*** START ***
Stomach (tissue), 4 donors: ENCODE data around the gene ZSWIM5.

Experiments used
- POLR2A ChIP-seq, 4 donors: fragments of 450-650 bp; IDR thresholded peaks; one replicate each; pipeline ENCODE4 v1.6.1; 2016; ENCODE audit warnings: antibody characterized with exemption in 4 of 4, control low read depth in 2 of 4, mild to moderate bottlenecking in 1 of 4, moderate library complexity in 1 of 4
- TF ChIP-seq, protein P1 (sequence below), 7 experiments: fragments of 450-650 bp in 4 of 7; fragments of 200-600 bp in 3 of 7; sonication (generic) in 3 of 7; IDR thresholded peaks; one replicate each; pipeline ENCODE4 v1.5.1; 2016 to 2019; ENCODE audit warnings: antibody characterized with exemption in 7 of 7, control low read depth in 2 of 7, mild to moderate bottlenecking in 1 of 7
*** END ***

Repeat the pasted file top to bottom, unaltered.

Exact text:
Stomach (tissue), 4 donors: ENCODE data around the gene ZSWIM5.

Experiments used
- POLR2A ChIP-seq, 4 donors: fragments of 450-650 bp; IDR thresholded peaks; one replicate each; pipeline ENCODE4 v1.6.1; 2016; ENCODE audit warnings: antibody characterized with exemption in 4 of 4, control low read depth in 2 of 4, mild to moderate bottlenecking in 1 of 4, moderate library complexity in 1 of 4
- TF ChIP-seq, protein P1 (sequence below), 7 experiments: fragments of 450-650 bp in 4 of 7; fragments of 200-600 bp in 3 of 7; sonication (generic) in 3 of 7; IDR thresholded peaks; one replicate each; pipeline ENCODE4 v1.5.1; 2016 to 2019; ENCODE audit warnings: antibody characterized with exemption in 7 of 7, control low read depth in 2 of 7, mild to moderate bottlenecking in 1 of 7